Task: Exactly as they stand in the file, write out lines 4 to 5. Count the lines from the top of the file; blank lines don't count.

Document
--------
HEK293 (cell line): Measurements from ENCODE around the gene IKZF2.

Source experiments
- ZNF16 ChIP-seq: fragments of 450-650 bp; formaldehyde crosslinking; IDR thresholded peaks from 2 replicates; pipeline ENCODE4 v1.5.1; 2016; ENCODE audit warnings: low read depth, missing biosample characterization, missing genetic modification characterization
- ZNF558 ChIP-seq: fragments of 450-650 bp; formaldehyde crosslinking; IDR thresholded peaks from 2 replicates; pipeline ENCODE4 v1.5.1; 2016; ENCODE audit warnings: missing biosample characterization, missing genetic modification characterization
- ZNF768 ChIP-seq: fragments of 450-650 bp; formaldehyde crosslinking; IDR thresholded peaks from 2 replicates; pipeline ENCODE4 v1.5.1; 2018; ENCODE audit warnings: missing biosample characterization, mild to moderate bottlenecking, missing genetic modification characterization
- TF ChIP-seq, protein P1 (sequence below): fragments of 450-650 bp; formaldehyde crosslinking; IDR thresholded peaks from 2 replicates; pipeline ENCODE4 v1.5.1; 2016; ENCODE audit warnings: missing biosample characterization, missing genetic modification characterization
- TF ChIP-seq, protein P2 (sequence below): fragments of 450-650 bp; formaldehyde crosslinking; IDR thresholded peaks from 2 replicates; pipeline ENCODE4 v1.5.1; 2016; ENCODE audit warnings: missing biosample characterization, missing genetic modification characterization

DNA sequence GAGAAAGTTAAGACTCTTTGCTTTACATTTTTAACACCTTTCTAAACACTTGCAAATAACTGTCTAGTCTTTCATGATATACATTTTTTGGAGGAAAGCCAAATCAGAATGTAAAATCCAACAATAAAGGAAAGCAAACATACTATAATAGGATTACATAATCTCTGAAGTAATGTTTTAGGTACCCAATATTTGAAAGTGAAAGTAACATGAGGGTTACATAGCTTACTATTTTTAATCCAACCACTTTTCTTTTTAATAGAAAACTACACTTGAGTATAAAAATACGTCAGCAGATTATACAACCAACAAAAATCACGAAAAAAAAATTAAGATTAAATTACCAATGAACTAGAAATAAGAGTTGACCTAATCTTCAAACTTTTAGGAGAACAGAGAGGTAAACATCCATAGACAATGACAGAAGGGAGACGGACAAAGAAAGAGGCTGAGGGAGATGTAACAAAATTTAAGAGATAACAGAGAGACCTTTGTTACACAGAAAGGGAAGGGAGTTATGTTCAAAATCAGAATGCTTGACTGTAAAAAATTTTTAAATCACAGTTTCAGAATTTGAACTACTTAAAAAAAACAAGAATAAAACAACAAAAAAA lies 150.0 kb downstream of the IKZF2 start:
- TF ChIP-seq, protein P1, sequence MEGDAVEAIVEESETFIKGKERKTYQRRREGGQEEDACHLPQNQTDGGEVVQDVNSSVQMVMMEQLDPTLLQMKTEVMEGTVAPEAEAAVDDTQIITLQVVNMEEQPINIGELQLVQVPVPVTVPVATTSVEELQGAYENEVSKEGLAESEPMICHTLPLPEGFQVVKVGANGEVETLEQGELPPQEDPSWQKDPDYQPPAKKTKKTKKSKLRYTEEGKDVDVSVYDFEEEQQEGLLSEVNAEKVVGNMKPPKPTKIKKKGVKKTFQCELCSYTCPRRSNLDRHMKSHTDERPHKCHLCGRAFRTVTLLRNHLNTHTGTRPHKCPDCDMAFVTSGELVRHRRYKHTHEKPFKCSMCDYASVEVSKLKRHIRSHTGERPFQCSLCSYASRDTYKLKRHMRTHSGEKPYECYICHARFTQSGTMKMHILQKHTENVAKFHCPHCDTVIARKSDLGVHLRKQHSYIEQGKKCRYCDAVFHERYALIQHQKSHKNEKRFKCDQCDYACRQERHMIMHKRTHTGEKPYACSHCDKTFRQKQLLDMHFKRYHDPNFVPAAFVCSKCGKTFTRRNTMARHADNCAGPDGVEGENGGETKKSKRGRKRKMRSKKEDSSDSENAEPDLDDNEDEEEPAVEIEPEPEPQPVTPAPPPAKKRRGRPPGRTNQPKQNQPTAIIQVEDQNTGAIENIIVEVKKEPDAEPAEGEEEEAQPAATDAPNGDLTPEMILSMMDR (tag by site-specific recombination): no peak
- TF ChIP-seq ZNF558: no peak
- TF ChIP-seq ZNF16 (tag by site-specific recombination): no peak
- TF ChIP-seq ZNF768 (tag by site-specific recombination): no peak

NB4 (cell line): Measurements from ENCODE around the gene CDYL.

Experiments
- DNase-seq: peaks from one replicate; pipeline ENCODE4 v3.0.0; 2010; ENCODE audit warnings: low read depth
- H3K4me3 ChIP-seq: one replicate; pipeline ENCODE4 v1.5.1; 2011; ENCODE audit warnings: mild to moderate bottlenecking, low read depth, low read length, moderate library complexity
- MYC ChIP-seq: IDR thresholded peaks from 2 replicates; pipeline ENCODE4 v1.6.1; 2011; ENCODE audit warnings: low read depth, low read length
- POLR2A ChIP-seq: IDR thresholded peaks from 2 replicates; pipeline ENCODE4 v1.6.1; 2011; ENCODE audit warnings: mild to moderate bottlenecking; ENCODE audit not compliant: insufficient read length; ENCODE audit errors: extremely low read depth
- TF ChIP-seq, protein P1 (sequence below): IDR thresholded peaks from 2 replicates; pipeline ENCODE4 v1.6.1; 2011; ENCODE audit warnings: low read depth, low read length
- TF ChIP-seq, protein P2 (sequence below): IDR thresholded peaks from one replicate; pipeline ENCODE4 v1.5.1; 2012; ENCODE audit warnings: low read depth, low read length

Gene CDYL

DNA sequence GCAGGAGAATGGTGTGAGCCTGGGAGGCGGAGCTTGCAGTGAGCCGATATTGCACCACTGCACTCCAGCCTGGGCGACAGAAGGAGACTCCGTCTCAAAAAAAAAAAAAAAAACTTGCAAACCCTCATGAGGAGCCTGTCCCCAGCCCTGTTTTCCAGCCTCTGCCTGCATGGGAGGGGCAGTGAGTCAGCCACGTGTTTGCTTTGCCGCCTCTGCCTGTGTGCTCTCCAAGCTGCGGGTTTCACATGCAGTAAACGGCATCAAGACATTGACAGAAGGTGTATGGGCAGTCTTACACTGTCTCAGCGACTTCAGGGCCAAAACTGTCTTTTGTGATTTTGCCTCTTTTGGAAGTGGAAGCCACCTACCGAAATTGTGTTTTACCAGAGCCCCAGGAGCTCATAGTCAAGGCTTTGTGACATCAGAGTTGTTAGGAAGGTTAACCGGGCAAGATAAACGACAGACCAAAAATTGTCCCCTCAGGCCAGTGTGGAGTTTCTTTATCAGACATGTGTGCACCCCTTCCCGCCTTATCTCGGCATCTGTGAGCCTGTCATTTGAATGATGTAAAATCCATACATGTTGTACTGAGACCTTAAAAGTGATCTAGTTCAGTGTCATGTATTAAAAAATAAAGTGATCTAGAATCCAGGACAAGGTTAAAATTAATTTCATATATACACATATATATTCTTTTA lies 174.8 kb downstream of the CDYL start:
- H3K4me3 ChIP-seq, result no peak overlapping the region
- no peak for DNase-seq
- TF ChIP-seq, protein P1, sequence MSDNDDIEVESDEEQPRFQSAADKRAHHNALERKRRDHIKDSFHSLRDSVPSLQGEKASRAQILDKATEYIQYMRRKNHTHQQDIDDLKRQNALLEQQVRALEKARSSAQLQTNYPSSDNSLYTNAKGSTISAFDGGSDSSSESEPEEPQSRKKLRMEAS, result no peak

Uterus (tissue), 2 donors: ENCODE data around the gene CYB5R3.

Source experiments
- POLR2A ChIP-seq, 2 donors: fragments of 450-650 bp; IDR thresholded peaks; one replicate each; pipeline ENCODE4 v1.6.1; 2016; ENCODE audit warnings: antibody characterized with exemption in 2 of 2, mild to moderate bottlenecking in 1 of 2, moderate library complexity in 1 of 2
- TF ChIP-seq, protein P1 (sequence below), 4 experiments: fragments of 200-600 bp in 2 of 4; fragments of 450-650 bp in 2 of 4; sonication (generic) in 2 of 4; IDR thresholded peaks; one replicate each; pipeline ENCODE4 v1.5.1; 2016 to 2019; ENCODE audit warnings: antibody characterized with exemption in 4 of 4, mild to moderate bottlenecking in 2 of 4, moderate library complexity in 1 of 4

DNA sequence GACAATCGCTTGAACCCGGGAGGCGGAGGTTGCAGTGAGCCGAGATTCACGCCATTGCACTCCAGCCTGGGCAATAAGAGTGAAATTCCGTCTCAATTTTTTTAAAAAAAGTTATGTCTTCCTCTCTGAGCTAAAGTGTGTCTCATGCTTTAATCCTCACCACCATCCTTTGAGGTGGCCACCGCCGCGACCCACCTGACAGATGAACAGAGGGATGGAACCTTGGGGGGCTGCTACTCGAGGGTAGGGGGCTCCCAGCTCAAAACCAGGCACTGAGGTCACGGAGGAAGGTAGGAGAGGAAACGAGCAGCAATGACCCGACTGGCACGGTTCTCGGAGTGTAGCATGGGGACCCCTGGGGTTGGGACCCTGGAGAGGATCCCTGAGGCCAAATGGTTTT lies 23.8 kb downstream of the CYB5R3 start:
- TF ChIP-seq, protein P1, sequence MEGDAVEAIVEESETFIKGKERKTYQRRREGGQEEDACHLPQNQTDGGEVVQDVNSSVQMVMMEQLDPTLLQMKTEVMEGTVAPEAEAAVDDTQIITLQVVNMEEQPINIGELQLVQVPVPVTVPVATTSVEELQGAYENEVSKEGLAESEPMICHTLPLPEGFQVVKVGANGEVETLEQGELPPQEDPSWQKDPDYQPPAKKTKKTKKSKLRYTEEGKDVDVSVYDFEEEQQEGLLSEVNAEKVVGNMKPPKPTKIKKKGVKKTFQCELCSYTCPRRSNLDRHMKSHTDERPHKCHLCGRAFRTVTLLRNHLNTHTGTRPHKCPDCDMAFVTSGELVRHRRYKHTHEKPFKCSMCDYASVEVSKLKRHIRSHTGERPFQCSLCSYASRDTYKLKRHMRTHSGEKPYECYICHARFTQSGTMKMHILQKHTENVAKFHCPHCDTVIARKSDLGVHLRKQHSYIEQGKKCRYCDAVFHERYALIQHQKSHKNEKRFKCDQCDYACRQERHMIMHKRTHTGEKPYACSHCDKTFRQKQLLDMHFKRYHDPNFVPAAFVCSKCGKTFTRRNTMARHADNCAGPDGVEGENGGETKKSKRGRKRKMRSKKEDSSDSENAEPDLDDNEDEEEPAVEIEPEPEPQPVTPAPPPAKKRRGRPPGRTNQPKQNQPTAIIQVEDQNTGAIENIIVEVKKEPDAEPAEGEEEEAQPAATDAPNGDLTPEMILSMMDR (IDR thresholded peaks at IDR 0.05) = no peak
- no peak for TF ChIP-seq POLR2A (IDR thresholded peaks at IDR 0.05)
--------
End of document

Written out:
- ZNF558 ChIP-seq: fragments of 450-650 bp; formaldehyde crosslinking; IDR thresholded peaks from 2 replicates; pipeline ENCODE4 v1.5.1; 2016; ENCODE audit warnings: missing biosample characterization, missing genetic modification characterization
- ZNF768 ChIP-seq: fragments of 450-650 bp; formaldehyde crosslinking; IDR thresholded peaks from 2 replicates; pipeline ENCODE4 v1.5.1; 2018; ENCODE audit warnings: missing biosample characterization, mild to moderate bottlenecking, missing genetic modification characterization